Study finds airborne risk 1,000 times greater than contact transmission

  Two years have passed, the new crown pneumonia epidemic is still spreading, and the pressure of epidemic prevention is still difficult to reduce.
  Clarifying the transmission mode and infection risk of the virus will help to formulate more scientific prevention and control measures, and is the basis for efficient anti-epidemic.
  Early research suggests that SARS-CoV-2 carriers spread viral particles into the environment. These shed virus particles can survive in the air for hours while remaining infectious; after adhering to a surface, they can even survive for up to 3 days (depending on factors such as temperature, humidity, and surface material), in other words, during this time People are also at high risk of becoming infected if they accidentally touch surfaces contaminated with it.
  The latter is called contact transmission and is currently one of the main ways of new crown infection (the other is droplet transmission). The former is called air transmission. As the third relatively “non-mainstream” transmission method, the risk geometry is still inconclusive in the academic circles.
  Recently, the team of Professor Xi Chuanwu from the University of Michigan published an academic paper in the Journal of Exposure Science and Environmental Epidemiology. The main point of the paper has improved our understanding of airborne transmission, and also subverted our past cognition – the probability of new coronavirus transmission through the air (aerosol) is 1000 times the probability of transmission through the surface of objects.
  The research team sampled and tested the new coronavirus in multiple campus environments, collecting a total of 256 air samples and 517 surface samples.
  The results show that gyms can be extremely dangerous public places during the epidemic. Of all samples collected at the gym, 75% of air samples and 50% of surface samples were positive. Among them, 3/4 of the positive samples came from the water dispenser button in the gym, and none of the fitness equipment was “hit”.
  And the recognized high-risk place – the office, the positive detection rate is actually very low. In addition, computer keyboards, light switches, desks, and desks had lower positive rates. Subsequently, the research team integrated the data model to assess the risk of people being infected with the new crown at different positive sites. The results showed that the risk of inhalation infection varied according to the length of exposure, but overall the risk of inhalation infection was much greater than the risk of infection following surface contact. The probability of contracting the new crown due to exposure to airborne virus particles is about 1% (about one infection per 100 air contacts), and the probability of becoming ill due to contact with surface viruses is about 1 in 100,000 (only one infection per 100,000 surface contacts) ).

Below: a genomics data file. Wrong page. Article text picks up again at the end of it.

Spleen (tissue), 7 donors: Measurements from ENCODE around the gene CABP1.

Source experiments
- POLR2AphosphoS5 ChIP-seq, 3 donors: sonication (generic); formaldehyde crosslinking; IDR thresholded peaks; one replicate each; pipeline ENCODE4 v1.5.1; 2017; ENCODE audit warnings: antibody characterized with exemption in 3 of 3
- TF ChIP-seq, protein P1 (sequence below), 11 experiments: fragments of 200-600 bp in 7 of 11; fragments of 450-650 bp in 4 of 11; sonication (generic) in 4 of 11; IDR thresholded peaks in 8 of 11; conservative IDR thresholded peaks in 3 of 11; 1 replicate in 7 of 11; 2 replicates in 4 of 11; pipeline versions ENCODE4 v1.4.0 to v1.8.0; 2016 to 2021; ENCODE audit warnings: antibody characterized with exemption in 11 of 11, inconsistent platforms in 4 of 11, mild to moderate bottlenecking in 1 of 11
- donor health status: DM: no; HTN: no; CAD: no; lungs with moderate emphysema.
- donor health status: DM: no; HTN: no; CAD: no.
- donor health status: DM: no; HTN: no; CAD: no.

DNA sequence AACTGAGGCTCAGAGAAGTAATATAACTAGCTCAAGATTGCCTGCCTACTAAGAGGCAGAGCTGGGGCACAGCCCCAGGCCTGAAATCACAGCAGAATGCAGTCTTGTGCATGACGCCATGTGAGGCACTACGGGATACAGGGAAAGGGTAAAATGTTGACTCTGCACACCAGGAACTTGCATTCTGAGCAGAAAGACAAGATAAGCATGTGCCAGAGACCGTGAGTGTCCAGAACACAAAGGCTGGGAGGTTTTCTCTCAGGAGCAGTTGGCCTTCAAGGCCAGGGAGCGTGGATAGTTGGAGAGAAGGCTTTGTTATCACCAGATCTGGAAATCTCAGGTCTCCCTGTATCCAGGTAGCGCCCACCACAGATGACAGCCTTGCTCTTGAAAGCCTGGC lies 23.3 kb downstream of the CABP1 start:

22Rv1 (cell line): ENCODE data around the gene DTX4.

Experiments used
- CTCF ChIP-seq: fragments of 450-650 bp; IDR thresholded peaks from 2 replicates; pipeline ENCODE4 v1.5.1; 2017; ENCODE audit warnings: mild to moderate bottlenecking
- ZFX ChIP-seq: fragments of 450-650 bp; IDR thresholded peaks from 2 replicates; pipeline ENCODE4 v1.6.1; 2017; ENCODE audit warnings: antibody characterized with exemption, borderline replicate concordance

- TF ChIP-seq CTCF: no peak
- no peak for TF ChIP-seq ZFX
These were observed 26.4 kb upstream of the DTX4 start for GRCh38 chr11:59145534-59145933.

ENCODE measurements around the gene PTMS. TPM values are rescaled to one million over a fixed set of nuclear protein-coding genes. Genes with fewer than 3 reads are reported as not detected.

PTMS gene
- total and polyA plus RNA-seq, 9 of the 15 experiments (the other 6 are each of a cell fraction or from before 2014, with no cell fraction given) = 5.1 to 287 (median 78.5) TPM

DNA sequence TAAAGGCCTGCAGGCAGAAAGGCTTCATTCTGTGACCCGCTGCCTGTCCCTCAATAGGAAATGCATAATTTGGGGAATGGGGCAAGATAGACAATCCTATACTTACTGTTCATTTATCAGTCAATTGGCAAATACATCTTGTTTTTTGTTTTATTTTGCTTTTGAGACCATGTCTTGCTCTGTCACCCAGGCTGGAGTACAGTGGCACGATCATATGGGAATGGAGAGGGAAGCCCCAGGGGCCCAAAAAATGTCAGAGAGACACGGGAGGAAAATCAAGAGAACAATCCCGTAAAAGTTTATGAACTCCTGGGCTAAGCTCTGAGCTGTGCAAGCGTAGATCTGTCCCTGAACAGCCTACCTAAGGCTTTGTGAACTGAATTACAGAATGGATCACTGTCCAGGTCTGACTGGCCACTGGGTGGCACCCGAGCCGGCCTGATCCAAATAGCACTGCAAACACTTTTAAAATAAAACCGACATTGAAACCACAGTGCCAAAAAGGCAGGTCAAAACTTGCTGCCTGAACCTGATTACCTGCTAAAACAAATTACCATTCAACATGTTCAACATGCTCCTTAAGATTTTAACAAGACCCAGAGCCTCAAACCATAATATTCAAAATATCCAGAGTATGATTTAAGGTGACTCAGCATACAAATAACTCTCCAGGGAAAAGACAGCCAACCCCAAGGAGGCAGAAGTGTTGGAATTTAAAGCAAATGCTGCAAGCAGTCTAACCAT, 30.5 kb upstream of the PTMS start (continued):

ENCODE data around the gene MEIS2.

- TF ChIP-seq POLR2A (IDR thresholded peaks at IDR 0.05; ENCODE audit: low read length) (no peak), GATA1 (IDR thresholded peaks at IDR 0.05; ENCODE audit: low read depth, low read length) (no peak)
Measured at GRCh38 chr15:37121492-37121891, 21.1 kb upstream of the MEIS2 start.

Taking the campus gym as an example, when the virus concentration in the air is 0.06gc/L (slightly lower than the average concentration of this air sampling), if the exerciser does not wear a mask and performs 40 minutes of medium and high-intensity training, inhaling the infected The risk is about 1.5%. When a single hand touches the contaminated surface (equal to the average concentration of the surface sampling), and the hand is still in contact with the mucous membrane, the risk of infection is only 1/100,000. Although co-author Professor Richard Neitzel believes that the results of this study of regularly sanitized campuses are not representative of all community settings, he also believes that people should pay more attention to airborne transmission of the new coronavirus than contact transmission.
  Since airborne transmission is so dangerous, how can we prevent it?
  The paper pointed out that if a room is ventilated 10 times per hour to ensure 36% of the air circulation, the risk of infection can be reduced by 87%; regardless of the ventilation, wearing N95 masks can reduce the risk of infection by 38.1% to 98.5%.
  It can be seen that ensuring air circulation and wearing masks correctly are still two major epidemic prevention tools.

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